List and edit cronjobs guide for Linux OS
Cron is Linux inbuilt utility which is a time-based job scheduler. All the Linux Distribution comes with this utility and it is very helpful when anyone wants to automate any Linux Command or script such as updating system/packages, creating a backup of data, sending emails, etc. You can also schedule the downloading of any file at a particular time period. Cronjobs are helpful in repetitive tasks like checking a total number of files in a particular directory every 30 minutes or fetching the server stats every 5 minutes to make sure all the services are running correctly. Today, we will help you in learning about crons following by list and edit cronjobs in Linux.
Cronjob runs with the help of crontab which is a cron table. It is a configuration file for all the cron job in a particular system. Every Linux user has its own configuration file which means every user can set any cronjob as per their requirements. A crontab file contains instructions for the cron utility in the following simplified manner: “run this command at this time on this date”. We will show how these cron table configuration file looks like when any cron is added along with time and command.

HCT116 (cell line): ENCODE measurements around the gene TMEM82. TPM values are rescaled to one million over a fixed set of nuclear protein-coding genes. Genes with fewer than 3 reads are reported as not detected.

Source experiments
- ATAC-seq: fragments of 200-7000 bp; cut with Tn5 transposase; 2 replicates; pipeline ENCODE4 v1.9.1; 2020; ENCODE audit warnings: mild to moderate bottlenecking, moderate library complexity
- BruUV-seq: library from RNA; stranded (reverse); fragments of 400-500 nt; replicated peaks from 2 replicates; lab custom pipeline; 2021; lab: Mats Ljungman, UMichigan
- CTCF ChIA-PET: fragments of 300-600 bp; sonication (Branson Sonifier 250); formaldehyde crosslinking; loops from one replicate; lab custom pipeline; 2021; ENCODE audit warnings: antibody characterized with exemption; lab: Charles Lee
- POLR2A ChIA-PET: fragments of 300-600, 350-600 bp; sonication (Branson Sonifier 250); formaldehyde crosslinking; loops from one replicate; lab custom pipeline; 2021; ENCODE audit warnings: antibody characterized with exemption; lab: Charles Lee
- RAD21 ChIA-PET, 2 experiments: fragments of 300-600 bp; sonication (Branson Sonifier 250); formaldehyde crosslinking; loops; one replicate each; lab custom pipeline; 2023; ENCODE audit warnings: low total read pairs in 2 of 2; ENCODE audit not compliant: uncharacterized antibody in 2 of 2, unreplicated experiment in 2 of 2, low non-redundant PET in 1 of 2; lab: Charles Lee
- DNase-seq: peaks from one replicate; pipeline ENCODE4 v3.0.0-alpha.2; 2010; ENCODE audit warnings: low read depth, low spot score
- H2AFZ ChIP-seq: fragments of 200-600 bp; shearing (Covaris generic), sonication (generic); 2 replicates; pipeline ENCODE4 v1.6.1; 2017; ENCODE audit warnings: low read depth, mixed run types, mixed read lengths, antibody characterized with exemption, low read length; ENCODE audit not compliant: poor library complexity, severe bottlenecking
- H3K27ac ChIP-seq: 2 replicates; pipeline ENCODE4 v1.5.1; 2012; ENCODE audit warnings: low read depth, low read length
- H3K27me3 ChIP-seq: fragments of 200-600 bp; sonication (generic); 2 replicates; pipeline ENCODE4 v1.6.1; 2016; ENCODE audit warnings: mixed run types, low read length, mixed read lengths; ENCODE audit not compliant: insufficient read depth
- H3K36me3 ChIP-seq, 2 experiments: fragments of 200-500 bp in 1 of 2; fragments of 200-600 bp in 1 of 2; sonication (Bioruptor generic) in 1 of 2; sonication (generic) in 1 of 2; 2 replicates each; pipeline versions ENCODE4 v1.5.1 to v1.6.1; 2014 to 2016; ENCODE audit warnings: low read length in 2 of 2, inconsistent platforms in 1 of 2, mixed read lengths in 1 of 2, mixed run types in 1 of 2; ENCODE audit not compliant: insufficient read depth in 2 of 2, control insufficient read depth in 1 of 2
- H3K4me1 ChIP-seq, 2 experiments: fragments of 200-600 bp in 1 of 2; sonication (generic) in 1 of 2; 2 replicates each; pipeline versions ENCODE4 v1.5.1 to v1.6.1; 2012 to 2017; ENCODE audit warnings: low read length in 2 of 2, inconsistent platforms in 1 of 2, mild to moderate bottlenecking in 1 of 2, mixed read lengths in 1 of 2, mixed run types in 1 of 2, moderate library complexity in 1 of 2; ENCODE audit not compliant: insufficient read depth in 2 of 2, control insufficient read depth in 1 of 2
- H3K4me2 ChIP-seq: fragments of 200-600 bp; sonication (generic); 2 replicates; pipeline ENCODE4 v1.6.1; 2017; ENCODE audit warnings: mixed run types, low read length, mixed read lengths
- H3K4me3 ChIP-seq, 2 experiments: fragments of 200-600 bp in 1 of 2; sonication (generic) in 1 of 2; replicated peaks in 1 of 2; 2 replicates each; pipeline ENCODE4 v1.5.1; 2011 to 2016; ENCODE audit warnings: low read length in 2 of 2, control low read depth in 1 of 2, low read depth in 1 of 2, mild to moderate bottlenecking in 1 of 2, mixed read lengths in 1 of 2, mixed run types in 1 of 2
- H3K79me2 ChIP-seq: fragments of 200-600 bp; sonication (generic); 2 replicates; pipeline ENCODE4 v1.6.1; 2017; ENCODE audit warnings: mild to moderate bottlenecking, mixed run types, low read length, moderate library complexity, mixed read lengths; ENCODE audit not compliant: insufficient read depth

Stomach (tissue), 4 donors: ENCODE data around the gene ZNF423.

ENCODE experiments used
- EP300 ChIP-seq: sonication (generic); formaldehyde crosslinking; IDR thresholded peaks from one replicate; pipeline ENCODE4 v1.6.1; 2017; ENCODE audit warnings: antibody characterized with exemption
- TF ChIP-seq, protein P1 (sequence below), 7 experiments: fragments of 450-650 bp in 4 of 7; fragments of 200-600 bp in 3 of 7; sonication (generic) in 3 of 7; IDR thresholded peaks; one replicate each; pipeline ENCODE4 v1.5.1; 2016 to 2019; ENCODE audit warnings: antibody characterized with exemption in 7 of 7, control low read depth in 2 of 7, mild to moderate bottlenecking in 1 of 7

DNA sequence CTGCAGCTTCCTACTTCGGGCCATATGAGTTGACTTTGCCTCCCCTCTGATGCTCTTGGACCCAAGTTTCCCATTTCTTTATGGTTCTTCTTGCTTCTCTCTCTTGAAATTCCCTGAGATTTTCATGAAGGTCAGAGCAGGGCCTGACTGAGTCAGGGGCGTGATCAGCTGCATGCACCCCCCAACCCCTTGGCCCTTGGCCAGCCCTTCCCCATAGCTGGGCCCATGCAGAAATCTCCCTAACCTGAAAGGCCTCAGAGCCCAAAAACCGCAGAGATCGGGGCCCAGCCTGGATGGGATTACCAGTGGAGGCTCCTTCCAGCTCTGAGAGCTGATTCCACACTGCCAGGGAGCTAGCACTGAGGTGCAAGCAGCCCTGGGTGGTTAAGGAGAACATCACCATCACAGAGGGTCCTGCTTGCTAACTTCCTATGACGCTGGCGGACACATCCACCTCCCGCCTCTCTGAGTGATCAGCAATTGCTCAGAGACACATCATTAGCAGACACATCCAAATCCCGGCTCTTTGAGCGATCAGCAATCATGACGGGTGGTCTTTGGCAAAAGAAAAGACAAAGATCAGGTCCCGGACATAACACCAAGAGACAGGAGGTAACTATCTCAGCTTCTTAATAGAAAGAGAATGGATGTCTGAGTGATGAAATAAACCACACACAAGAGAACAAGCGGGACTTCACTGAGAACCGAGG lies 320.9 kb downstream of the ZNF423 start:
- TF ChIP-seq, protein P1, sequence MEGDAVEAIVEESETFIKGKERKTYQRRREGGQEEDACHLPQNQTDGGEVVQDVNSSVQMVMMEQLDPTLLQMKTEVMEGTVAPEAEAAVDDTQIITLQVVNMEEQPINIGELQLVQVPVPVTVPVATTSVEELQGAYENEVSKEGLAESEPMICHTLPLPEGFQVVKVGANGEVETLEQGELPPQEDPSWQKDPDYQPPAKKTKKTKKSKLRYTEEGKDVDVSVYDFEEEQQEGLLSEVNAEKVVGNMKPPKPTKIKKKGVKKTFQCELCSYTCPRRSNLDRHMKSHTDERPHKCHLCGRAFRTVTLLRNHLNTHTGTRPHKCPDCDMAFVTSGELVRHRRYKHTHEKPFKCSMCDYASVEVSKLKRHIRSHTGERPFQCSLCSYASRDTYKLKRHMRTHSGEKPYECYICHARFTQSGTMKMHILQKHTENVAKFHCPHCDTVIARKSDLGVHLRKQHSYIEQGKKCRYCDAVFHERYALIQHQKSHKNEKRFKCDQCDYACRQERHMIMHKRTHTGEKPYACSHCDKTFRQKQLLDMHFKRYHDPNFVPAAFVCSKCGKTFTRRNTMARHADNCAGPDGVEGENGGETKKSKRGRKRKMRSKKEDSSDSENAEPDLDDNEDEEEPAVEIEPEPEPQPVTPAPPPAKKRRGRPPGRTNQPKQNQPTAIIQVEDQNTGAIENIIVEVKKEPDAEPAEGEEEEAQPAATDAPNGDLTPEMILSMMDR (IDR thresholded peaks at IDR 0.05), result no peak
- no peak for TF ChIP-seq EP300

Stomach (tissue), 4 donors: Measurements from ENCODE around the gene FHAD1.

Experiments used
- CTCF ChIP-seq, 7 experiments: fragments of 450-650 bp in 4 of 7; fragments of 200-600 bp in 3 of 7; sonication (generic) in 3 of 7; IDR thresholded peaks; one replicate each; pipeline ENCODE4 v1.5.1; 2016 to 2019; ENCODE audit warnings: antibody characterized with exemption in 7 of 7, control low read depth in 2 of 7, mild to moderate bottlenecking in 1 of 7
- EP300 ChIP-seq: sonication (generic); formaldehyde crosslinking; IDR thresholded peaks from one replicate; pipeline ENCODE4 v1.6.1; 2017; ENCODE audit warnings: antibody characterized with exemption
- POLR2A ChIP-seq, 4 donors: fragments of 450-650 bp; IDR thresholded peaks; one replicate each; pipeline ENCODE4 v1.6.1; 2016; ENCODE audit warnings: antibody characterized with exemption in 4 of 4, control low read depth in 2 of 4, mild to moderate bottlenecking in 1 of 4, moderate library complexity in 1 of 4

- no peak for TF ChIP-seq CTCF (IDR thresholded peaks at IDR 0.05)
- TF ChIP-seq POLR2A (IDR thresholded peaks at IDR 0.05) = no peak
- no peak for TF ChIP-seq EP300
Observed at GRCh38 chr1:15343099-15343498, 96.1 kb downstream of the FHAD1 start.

Each line of a crontab file represents a job, and looks like this:
# ┌───────────── minute (0 – 59)
# │ ┌───────────── hour (0 – 23)
# │ │ ┌───────────── day of the month (1 – 31)
# │ │ │ ┌───────────── month (1 – 12)
# │ │ │ │ ┌───────────── day of the week (0 – 6) (Sunday to Saturday;
# │ │ │ │ │ 7 is also Sunday on some systems)
# │ │ │ │ │
# │ │ │ │ │
# * * * * * command to execute
To display the contents of the crontab file of the currently logged in user:
To edit the current user’s cron jobs, do:
If you are the first time using crontab edit then you will get the following message.
no crontab for user – using an empty one
Select an editor. To change later, run ‘select-editor’.
1. /bin/nano <—- easiest
Choose 1-4 :
Select any editor of your choice and it will show the cron list menu. In this file, you need to add your cron jobs one by one.
To edit the crontab of a different user, for example, basezap, run:
crontab -u basezap -e
Below are a few examples to set the cronjobs.
- Run a cron job at every minute
* * * * * <command-to-execute>
For example, if the time is 7:00, the next job will run at 7:01, 7:02, 7:03 and so on.
- Run cron job at every 5th minute
*/5 * * * * <command-to-execute>
For example, if the time is 7:00, the next job will run at 7:05, 7:10, 7:15 and so on.
- Run a cron job every hour at minute 30
30 * * * * <command-to-execute>
For example, if the time is 7:00, the next job will run at 7:30, 8:30, 9:30 and so on.
- Run a job every day at 3 am
0 3 * * * <command-to-execute>
- Run a job every Monday
0 0 * * MON <command-to-execute>
It will run at exactly at 00:00 on Monday.
- Run a job every 6 months
0 0 1 */6 * <command-to-execute>
This cron job will start at 00:00 on day-of-month 1 in every 6th month.
We hope you now have learnt about cronjobs and list and edit cronjobs in Linux operating system.
Want to check if your cron did run or not? Head over to Read Cronjob logs in Linux Guide.